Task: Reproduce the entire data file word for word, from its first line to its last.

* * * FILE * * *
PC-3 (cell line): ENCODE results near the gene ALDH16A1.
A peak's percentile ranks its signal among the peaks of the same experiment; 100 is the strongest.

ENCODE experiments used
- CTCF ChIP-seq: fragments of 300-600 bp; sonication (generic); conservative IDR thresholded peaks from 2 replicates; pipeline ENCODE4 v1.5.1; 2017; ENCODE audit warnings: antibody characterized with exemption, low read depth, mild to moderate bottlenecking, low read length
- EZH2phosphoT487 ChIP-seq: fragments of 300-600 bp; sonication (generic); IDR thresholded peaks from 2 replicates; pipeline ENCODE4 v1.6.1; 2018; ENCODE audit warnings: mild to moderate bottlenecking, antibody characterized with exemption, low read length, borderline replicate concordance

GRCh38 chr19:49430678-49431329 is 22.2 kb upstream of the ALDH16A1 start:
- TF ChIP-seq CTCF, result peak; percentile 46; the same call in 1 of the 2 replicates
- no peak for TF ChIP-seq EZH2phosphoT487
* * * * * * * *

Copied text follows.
PC-3 (cell line): ENCODE results near the gene ALDH16A1.
A peak's percentile ranks its signal among the peaks of the same experiment; 100 is the strongest.

ENCODE experiments used
- CTCF ChIP-seq: fragments of 300-600 bp; sonication (generic); conservative IDR thresholded peaks from 2 replicates; pipeline ENCODE4 v1.5.1; 2017; ENCODE audit warnings: antibody characterized with exemption, low read depth, mild to moderate bottlenecking, low read length
- EZH2phosphoT487 ChIP-seq: fragments of 300-600 bp; sonication (generic); IDR thresholded peaks from 2 replicates; pipeline ENCODE4 v1.6.1; 2018; ENCODE audit warnings: mild to moderate bottlenecking, antibody characterized with exemption, low read length, borderline replicate concordance

GRCh38 chr19:49430678-49431329 is 22.2 kb upstream of the ALDH16A1 start:
- TF ChIP-seq CTCF, result peak; percentile 46; the same call in 1 of the 2 replicates
- no peak for TF ChIP-seq EZH2phosphoT487